Group 5: Laminin

Good introduction to your page. I noticed right off the bat that you need to fix the formatting of your references and include them at the bottom of your page. This history section is well written and provides some interesting information.

The structure section is also well written and detailed but it you have used some images to breakup a large body of text hear. It would be neater if you were consistent with the caption formatting between the two images. The function section has obviously has a lot of research behind it. Well done on creating such a meticulously researched body of text. I am aware that you were told to include all 20-something types of laminin so maybe you could come up with a more creative way of presenting such a huge slab of information. I think you might benefit from selecting a few key laminins to leave in the body of the text and then place all the others in a hidden table so that if your audience wants to see more they can click on it to reveal the rest of the text. Maybe the inclusion of some images might help break your text up some more. Nevertheless, you should be proud of your effort to provide such a detailed resource.

The same can be said for the abnormalities section as it appears as another large body of text. Regardless of this fact, you should be proud of the effort you put in to creating a very detailed descriptions of your abnormalities. You may be able to fix this by including more images and then adding some of the more detailed text to the image descriptions so that people can click on the image to see more. It is obvious hat you have all done a lot of research in order to create these detailed blocks of text and when you add the finishing touches to make the page more visually appealing during the editing phase your page will be something to be proud of. Well done and I look forward to seeing your final product.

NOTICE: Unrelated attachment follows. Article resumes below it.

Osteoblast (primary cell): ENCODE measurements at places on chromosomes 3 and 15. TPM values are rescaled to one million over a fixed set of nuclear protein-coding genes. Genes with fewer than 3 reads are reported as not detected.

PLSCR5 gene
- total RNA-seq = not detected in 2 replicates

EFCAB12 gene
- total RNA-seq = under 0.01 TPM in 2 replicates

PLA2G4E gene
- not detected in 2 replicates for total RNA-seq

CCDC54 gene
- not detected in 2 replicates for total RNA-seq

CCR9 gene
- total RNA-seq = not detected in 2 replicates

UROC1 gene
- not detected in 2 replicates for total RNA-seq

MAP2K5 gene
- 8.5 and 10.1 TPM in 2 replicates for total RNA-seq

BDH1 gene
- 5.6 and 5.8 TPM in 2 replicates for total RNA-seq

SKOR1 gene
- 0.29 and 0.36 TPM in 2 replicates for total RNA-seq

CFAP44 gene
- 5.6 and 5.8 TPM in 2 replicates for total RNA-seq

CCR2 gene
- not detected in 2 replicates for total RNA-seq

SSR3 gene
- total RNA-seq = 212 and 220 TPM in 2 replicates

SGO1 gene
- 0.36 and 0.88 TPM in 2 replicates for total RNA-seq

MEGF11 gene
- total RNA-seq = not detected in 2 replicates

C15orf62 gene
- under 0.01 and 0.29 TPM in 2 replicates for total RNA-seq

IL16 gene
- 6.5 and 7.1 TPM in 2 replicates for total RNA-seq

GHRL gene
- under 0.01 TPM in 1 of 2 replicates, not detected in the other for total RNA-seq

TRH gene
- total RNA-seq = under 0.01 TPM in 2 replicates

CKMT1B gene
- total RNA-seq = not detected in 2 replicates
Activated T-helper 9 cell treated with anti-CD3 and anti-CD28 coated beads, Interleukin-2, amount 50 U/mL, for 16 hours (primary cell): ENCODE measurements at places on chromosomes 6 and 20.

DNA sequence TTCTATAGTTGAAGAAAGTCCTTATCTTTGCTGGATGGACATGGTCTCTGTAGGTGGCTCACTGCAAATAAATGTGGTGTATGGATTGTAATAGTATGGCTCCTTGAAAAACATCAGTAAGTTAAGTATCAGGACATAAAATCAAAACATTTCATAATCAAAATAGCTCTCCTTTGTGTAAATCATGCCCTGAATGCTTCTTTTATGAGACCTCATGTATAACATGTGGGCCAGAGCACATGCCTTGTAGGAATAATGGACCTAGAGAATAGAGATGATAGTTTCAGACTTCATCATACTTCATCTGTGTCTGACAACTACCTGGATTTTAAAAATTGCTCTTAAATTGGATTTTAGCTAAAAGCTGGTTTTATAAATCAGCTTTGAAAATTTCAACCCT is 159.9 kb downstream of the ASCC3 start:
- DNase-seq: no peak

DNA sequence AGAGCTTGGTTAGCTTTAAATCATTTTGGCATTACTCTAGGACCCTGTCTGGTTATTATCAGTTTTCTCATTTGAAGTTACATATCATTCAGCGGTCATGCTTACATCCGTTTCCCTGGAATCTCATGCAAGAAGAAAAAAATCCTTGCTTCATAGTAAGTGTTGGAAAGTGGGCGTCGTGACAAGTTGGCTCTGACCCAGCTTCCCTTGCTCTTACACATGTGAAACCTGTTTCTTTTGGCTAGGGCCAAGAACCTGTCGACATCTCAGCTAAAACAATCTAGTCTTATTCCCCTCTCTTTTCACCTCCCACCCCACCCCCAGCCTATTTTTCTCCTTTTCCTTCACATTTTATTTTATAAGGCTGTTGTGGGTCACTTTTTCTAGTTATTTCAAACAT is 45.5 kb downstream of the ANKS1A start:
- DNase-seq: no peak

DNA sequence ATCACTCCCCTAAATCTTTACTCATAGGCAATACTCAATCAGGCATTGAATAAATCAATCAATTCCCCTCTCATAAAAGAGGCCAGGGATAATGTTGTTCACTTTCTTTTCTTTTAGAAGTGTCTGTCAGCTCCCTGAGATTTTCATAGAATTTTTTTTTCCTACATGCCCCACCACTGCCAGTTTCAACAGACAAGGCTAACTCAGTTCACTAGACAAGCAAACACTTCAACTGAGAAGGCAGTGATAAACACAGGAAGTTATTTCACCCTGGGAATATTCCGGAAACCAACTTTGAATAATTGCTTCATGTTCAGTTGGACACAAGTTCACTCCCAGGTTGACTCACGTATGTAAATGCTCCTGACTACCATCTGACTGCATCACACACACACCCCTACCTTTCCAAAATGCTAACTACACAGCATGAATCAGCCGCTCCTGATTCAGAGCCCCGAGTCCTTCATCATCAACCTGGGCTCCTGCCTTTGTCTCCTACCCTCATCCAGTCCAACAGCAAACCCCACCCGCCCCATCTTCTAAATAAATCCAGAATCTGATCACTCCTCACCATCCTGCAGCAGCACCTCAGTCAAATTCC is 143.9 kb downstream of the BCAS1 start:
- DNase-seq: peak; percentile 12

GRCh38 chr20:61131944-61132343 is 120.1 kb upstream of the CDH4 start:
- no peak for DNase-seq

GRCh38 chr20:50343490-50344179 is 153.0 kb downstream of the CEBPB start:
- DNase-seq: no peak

Group 7: Basement Membrane

Well done on your introduction and history sections. The links with the other components of EM in the formation section provide you with the opportunity to provide links to pages from other groups which could add an 'interactive' component to your page. This section has obviously been well referenced. Perhaps it could be made better with a schematic drawing or diagram illustrating the process of basement membrane formation. The function section is detailed and contains lots of references. You may need to come up with some creative ways of breaking up these large chunks of texts (e.g a table for any additional information and some images).

Your page has some good images ambit there are some referencing issues that have been mentioned already. Someone also mentioned how to fix your references because some of them have been repeated. You may need to may a little more attention to detail because there appears to be some typos on your work. Well done and I look forward to seeing the finished product.


  1. <pubmed>25649358</pubmed>
  2. <pubmed>25383090</pubmed>
  3. 3.0 3.1 3.2 3.3 <pubmed> 25789269</pubmed> Cite error: Invalid <ref> tag; name "”PMID" defined multiple times with different content Cite error: Invalid <ref> tag; name "”PMID" defined multiple times with different content Cite error: Invalid <ref> tag; name "”PMID" defined multiple times with different content
  4. <pubmed>25774788</pubmed>
  5. 5.0 5.1 <pubmed>18987921 </pubmed>